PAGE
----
Conrad C. Binkele

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Conrad C. Binkele, anno 1931

Conrad C. Binkele (December 3, 1867 in Mansfield – October 29, 1942 in Los Angeles) led the activities of the Watch Tower Society for the Central European Space until 1925, and in 1928 founded the Free Bible Students in Germany.[1]

Early life[edit]

Binkele was born of German parents in the United States. His parents were Protestants. At the age of 21, he was ordained as Bishop of the Apostolic Lutheran Church of America. Binkele mastered seven languages, spoken and written.[citation needed]

In 1890, he came into contact with the Bible Student movement, and after studying the Studies in the Scriptures ("The Divine Plan of the Ages") he believed he had found biblical truth. A year later he resigned from his church and joined the movement. In the same year, he married Hanna Jahrous.


From 1906 he was a full-time preacher, until he settled in 1911 as a translator for the International Bible Students Association.

Charles Taze Russell appointed Binkele as the director of the European Watch Tower offices in 1916. He was given authority to act on behalf of the Society by letters of power of attorney, giving him full control of the Society's assets there.[2]

In 1925, Binkele left the Bible Student movement as a result of theological differences with the new Watch Tower Society president, Joseph Franklin Rutherford. He and his wife then moved to Mulhouse in Alsace.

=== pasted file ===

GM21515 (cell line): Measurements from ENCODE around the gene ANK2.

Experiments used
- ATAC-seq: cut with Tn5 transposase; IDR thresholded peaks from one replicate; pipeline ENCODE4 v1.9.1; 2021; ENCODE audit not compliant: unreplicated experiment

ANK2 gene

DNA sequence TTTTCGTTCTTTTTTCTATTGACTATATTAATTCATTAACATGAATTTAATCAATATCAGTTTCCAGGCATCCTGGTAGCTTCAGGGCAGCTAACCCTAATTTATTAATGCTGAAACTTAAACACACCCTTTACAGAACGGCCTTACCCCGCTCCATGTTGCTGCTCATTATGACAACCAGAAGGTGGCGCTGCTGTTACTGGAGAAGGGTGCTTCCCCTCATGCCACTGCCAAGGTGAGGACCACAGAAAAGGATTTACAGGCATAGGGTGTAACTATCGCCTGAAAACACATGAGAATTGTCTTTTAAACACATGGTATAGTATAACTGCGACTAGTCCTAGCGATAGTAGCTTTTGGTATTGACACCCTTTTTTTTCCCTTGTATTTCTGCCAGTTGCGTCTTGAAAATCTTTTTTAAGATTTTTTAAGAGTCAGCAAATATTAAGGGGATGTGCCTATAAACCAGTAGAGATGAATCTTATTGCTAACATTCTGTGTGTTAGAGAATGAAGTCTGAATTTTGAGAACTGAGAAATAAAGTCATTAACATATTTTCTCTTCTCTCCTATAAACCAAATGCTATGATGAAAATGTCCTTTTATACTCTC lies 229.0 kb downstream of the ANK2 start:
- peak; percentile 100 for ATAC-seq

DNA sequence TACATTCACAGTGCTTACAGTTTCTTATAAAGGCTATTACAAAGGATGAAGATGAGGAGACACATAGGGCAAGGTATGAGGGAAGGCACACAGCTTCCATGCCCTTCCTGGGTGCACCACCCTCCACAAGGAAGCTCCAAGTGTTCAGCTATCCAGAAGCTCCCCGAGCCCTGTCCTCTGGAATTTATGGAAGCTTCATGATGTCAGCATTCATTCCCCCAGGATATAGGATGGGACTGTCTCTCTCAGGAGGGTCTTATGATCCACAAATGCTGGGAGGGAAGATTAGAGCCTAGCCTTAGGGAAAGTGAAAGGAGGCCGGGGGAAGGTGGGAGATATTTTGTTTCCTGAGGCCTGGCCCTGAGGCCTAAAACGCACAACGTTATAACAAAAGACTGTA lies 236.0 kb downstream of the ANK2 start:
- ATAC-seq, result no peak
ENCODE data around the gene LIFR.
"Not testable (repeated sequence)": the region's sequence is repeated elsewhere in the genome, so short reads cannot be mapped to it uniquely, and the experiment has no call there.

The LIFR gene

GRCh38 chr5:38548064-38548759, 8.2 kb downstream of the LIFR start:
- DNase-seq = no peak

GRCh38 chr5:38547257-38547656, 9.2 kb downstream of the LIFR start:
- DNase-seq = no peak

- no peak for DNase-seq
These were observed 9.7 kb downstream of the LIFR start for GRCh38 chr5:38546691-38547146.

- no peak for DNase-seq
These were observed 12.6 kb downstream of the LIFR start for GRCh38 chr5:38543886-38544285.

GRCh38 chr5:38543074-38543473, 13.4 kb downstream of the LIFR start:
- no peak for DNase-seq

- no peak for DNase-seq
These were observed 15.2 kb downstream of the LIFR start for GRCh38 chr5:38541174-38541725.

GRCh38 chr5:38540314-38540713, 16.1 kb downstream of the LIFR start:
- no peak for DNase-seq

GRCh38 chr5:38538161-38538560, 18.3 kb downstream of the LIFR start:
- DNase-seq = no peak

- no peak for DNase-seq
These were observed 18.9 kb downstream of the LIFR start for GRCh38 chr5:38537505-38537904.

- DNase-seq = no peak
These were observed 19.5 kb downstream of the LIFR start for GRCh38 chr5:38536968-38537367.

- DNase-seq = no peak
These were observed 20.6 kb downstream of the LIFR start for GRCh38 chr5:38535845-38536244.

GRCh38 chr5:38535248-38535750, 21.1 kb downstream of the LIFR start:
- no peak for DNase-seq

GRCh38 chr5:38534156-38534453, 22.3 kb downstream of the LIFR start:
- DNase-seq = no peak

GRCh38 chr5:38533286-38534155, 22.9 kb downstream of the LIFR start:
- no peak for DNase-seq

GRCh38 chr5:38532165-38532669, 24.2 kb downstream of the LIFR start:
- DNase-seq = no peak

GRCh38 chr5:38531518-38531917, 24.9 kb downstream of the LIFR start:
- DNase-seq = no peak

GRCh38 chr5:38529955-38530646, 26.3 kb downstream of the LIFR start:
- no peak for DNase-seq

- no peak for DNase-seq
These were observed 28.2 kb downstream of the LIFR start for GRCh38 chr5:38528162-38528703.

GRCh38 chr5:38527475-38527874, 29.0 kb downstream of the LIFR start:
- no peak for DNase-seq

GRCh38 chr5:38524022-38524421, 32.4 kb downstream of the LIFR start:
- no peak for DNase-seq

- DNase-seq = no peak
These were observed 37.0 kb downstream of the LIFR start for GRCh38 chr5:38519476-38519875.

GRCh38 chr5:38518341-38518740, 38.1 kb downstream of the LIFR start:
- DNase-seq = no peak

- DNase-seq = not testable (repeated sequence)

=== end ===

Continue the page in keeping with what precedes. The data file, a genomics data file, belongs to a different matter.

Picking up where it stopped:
Free Bible Students Association[edit]

Der Pilgrim, published in 1931-1934

Binkele founded the Free Bible Students Association (FBV) in Germany in 1928 and published a magazine (The Pilgrim). In November 1933, the Free Bible Students Association was banned. Arrests were made in Berlin, Hamburg, Bavaria, and Alsace. The Gestapo raided Binkele's apartment and his office in Mulhouse, but Binkele and his wife Hanna avoided arrest because they were American citizens. The Free Bible Students' literature was banned under Hitler's regime. In 1940, the Binkeles returned to the United States.[3] In 1942 Conrad Binkele died of chronic illness.

After the war, Free Bible Students were again able to receive literature, for the first time in over a decade.

See also[edit]


  1. ^ “Conrad C. Binkele History”
  2. ^ “Letter's from Charles Taze Russell to the Brethren in Europa”
  3. ^ “Biografie about Conrad C. Binkele (in german)”